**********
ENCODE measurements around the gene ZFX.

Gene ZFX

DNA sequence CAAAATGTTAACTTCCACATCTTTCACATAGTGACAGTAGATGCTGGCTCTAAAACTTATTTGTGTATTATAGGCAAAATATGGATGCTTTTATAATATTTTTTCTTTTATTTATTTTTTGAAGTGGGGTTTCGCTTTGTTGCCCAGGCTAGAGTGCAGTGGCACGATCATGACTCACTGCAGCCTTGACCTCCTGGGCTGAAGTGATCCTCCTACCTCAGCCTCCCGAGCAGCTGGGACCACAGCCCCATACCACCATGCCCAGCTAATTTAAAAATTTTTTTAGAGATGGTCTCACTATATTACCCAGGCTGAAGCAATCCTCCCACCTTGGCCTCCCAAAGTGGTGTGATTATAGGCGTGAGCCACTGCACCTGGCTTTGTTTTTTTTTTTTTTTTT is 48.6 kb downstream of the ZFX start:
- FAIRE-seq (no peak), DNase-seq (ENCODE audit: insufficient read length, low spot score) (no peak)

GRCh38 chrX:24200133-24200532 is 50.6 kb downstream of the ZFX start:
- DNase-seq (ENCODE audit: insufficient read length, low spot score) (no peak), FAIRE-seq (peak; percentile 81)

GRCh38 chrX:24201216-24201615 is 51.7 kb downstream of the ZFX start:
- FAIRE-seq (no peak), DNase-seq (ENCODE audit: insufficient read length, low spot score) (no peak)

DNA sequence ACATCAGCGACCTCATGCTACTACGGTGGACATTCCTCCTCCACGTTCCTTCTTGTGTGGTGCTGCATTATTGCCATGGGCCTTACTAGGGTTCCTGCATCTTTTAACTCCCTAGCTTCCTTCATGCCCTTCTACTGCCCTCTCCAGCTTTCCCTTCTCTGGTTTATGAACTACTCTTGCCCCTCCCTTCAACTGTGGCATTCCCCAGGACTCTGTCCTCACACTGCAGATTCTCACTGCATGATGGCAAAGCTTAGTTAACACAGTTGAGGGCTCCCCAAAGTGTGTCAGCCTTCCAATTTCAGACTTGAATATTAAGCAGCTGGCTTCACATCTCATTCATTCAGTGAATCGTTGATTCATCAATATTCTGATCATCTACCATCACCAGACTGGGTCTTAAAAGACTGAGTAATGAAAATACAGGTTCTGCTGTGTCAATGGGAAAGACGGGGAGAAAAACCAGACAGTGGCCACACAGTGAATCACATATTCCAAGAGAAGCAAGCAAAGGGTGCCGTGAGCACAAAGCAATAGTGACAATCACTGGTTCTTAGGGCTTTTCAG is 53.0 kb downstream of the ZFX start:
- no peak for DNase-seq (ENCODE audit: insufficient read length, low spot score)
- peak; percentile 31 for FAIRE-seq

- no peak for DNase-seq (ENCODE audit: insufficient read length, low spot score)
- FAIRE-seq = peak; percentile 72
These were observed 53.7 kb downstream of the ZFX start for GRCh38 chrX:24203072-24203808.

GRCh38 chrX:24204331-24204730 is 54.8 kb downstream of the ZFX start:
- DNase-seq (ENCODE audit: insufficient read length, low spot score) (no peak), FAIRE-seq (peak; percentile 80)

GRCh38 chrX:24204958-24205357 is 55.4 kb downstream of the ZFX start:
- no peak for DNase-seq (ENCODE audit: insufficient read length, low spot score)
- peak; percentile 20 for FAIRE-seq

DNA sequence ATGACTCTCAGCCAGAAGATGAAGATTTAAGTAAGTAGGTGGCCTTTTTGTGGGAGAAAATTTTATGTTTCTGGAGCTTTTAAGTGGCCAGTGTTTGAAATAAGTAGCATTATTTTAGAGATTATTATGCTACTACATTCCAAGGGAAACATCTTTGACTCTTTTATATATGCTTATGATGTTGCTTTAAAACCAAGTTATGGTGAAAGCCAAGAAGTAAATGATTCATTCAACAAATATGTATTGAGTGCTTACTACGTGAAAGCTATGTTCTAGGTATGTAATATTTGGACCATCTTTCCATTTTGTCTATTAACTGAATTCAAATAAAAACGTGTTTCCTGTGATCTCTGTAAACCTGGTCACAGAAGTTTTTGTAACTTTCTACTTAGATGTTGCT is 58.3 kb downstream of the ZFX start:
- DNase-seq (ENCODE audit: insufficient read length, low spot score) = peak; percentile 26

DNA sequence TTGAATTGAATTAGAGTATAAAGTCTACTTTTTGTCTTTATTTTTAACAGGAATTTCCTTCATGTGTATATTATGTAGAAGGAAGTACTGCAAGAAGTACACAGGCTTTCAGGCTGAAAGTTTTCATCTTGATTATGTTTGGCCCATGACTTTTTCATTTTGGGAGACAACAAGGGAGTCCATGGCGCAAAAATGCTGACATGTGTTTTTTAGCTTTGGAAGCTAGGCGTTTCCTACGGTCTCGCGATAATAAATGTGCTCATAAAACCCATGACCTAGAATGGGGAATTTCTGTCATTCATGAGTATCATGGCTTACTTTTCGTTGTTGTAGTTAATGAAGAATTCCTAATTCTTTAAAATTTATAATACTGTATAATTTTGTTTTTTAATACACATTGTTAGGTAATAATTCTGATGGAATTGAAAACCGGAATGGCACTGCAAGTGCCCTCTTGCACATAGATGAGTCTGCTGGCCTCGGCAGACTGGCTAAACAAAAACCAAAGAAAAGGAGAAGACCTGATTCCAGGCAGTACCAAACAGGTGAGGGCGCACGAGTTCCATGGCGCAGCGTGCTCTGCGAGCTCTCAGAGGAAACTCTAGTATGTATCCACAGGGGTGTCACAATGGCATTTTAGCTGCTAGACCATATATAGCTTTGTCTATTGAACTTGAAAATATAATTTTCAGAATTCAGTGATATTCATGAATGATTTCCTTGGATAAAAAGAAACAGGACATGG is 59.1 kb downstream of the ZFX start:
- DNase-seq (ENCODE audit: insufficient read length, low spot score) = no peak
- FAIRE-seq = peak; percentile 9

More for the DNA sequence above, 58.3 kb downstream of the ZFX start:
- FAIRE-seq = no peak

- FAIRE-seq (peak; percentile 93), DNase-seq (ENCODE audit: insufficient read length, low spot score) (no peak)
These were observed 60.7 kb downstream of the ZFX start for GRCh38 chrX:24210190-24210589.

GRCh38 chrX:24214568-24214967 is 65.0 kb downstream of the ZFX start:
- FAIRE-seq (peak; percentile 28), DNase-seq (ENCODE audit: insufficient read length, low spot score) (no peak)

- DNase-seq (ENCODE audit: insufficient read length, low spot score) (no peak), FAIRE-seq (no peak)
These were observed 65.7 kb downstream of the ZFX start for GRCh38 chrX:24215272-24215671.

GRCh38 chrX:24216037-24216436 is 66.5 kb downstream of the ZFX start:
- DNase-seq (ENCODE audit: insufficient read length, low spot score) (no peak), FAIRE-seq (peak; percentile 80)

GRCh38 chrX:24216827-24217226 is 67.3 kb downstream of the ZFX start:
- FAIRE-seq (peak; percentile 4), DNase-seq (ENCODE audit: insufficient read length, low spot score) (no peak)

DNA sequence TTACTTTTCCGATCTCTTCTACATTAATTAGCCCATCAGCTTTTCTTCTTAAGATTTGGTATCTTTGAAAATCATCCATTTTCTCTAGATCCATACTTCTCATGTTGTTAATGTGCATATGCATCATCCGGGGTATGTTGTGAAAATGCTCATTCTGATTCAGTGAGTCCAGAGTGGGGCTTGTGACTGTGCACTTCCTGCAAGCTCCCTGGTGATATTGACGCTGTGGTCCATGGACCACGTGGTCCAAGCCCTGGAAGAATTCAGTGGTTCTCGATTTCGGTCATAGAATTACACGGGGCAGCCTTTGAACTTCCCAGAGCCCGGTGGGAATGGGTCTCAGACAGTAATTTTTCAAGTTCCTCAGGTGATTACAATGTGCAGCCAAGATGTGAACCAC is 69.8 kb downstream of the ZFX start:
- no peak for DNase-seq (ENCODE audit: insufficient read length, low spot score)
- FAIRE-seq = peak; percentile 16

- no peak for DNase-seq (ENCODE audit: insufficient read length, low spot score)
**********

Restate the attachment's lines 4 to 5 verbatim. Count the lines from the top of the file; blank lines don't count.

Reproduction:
- FAIRE-seq (no peak), DNase-seq (ENCODE audit: insufficient read length, low spot score) (no peak)

GRCh38 chrX:24200133-24200532 is 50.6 kb downstream of the ZFX start: